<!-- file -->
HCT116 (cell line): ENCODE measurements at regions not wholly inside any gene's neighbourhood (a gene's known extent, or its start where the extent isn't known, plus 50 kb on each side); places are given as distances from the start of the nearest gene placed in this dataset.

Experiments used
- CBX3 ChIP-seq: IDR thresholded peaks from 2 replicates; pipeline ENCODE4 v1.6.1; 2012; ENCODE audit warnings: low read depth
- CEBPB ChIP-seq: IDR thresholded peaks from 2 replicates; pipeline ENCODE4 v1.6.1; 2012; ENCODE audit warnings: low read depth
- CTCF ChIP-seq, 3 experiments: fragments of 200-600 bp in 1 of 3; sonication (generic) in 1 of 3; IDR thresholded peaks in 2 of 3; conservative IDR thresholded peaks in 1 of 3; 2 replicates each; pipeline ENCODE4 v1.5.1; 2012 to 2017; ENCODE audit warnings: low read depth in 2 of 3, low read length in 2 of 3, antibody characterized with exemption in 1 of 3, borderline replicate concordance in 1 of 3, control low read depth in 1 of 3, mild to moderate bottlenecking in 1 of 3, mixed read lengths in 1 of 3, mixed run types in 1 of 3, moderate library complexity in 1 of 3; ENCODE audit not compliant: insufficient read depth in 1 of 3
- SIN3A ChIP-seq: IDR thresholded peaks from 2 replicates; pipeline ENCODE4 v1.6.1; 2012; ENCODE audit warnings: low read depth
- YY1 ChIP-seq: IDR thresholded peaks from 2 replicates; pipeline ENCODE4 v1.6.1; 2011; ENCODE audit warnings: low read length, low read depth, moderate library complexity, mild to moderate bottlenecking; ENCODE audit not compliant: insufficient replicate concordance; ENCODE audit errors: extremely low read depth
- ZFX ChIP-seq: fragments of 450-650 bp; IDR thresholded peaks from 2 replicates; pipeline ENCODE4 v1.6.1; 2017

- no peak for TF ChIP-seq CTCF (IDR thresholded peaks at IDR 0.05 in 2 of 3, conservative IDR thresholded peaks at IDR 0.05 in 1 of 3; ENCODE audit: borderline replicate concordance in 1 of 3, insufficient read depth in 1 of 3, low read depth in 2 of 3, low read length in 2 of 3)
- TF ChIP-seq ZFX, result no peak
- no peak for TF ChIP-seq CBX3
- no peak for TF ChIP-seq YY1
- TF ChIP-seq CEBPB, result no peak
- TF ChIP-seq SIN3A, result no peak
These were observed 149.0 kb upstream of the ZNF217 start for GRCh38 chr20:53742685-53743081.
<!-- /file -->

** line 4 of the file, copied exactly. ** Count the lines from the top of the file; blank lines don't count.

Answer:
- CEBPB ChIP-seq: IDR thresholded peaks from 2 replicates; pipeline ENCODE4 v1.6.1; 2012; ENCODE audit warnings: low read depth